• Risk-based authentication. ZTA continually and vigorously authenticates a subject based on the risk level of the data being accessed. Under ZTA, only authorized individuals can gain access to sensitive data.
  • Support for digital transformation. As organizations integrate digital technologies and strategies into their operations, ZTA provides a framework for securing infrastructure and data. ZTA also helps mitigate ransomware threats and address the challenges of securing remote workers and hybrid cloud environments.

6 steps to implementing zero-trust principles in banking

6 steps to implementing zero-trust principles in banking

ZTA in a financial services context involves a series of strategic steps aimed at enhancing the security and resilience of banking operations. Most organizations should aim to follow a ZTA implementation framework that incorporates the following steps:

1. Executing a network analysis.

The organization should map out all data flows, digital materials, and banking services. Identifying potential vulnerabilities that could be exploited by cybercriminals is crucial in this phase. This step is particularly important in a banking environment that involves multiple, interconnected systems and platforms.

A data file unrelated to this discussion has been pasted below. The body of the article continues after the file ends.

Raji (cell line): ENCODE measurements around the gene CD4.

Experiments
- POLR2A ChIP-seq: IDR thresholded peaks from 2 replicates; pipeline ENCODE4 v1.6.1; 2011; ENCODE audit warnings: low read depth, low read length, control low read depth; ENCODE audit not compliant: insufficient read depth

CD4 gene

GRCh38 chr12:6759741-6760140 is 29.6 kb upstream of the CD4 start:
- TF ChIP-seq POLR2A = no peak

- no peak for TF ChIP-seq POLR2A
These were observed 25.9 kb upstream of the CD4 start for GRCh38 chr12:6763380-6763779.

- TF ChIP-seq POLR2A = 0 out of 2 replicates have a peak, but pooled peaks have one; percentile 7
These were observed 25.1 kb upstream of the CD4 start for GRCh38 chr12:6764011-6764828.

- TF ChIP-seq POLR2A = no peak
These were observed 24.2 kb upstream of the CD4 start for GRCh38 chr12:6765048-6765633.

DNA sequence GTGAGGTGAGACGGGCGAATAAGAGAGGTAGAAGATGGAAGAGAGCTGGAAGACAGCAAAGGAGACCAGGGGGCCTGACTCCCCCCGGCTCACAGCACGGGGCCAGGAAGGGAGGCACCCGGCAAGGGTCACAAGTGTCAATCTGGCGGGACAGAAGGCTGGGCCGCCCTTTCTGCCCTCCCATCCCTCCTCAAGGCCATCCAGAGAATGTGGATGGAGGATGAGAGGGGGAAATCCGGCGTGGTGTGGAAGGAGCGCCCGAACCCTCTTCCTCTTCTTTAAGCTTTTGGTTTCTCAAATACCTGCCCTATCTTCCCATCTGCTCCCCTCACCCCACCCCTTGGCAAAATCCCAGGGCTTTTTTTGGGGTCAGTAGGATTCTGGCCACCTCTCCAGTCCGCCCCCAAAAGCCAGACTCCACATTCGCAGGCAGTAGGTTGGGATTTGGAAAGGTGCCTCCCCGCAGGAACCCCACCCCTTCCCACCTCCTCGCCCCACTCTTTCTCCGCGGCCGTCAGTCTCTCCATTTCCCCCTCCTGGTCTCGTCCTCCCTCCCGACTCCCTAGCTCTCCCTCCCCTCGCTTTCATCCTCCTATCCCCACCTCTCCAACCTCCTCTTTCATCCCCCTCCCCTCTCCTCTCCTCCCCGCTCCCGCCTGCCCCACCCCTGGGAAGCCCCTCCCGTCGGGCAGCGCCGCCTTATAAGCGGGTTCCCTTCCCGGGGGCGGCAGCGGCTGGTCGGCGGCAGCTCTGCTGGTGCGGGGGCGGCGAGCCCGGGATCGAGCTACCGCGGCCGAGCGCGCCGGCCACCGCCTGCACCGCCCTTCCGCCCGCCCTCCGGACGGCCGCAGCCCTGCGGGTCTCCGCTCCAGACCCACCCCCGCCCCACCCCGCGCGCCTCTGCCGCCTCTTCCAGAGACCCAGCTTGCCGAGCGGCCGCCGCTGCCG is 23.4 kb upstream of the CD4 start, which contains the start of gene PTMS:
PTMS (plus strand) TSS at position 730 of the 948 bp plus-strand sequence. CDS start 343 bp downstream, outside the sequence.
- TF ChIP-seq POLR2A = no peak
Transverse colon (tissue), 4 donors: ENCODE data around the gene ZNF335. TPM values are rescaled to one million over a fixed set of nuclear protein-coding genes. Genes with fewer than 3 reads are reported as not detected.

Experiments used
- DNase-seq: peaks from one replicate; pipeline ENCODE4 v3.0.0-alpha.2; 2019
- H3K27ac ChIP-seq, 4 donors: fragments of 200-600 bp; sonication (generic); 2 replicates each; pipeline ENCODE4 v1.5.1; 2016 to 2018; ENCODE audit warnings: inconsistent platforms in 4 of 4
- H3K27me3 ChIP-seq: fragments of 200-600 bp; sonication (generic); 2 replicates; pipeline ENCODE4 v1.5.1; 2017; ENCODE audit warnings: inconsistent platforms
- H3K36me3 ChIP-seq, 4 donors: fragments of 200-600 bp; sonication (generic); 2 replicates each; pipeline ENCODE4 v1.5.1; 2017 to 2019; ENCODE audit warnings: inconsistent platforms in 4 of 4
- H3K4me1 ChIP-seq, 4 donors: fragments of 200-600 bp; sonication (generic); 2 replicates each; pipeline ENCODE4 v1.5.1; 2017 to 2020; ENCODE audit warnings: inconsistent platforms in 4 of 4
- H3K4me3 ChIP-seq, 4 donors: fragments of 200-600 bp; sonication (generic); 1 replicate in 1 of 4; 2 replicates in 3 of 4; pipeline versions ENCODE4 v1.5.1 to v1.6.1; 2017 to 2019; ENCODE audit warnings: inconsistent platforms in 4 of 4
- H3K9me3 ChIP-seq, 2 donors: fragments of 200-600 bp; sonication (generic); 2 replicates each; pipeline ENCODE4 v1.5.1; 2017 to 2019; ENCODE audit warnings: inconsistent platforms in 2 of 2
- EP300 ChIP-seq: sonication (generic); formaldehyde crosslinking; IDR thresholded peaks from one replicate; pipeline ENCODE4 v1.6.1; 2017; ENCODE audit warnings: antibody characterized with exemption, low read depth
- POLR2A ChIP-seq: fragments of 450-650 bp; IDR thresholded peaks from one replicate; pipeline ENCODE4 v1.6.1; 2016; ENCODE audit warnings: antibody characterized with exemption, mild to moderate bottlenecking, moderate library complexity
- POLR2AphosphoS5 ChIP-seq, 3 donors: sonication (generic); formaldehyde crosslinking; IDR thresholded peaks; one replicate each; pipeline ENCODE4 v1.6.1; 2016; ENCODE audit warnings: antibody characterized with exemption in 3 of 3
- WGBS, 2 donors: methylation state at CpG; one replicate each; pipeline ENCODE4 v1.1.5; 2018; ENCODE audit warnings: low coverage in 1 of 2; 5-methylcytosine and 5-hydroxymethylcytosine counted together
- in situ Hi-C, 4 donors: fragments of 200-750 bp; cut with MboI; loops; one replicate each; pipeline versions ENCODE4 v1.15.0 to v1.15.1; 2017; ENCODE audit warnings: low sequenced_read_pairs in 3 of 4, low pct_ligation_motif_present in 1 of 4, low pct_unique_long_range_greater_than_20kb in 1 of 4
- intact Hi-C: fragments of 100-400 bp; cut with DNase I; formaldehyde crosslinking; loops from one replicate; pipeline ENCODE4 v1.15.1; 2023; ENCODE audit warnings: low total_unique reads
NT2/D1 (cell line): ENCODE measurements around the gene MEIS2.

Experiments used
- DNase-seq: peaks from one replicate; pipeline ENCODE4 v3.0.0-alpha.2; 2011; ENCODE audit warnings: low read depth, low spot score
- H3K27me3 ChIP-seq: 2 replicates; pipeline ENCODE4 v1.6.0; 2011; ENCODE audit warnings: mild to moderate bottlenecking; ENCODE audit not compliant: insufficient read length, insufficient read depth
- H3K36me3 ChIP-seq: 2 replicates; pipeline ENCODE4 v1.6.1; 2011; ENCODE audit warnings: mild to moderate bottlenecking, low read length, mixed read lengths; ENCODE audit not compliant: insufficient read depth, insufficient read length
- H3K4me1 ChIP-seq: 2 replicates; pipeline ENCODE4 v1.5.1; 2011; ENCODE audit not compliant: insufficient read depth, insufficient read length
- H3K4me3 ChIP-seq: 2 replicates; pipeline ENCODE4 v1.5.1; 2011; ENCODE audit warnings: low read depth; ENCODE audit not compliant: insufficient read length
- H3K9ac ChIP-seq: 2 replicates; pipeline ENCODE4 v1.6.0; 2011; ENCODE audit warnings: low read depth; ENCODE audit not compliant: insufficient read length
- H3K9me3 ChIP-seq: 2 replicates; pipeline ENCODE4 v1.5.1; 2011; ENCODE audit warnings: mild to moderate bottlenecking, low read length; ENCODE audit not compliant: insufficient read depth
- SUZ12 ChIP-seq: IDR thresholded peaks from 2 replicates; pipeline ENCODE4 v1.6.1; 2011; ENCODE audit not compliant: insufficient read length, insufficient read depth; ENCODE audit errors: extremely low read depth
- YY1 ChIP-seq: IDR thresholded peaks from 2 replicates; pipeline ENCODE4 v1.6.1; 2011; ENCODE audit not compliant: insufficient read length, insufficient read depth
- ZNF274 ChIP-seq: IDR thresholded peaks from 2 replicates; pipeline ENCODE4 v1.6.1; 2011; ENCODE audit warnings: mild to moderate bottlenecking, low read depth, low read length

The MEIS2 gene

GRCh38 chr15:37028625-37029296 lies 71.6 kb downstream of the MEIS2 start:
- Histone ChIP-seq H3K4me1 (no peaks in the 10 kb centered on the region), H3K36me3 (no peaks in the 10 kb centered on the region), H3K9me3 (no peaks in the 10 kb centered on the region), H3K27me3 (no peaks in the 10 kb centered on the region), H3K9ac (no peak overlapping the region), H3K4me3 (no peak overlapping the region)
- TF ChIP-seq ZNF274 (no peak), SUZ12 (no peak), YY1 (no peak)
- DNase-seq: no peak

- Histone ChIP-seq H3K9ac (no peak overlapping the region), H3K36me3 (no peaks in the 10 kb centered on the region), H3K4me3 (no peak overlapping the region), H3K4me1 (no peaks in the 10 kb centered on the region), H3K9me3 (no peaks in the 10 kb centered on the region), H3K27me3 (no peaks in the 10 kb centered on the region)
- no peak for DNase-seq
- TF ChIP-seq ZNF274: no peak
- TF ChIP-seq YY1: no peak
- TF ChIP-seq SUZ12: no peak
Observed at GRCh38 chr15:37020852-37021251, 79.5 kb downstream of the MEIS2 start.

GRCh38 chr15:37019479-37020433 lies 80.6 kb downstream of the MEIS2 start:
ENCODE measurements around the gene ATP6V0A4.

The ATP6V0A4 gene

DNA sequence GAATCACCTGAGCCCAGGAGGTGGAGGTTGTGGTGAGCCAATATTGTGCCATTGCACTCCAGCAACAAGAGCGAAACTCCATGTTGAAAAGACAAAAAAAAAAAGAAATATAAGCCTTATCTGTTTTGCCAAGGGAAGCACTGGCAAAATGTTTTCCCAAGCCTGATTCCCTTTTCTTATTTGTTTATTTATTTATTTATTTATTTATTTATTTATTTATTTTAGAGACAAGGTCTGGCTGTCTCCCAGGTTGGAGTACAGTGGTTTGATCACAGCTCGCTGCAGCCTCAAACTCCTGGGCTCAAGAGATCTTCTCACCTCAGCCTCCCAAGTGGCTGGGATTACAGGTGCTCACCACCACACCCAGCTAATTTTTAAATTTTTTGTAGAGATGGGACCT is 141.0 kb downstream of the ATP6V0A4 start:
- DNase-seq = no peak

2. Defining access control and permissions for each user role.

In a banking context, user roles could range from tellers and customer service representatives to system administrators and executives. ZTA operates on the principle of least privilege, which means that users should only receive access to the resources they need to perform their job functions.

3. Implementing multifactor authentication.

Since it requires users to provide multiple forms of identification before they can access the network, MFA is a key component of ZTA.

4. Selecting the appropriate ZTA solutions.

Financial services organizations should select ZTA solutions and features based on their organizational type, complexity, and individual needs. For instance, banks need a solution that enables micro-segmentation, which divides the network into smaller, isolated segments and limits the potential impact of a security breach by containing it within a segment. This capability is especially valuable for banks, as different operational units within the bank might face varying innate threats.

5. Performing continuous monitoring and adaptation.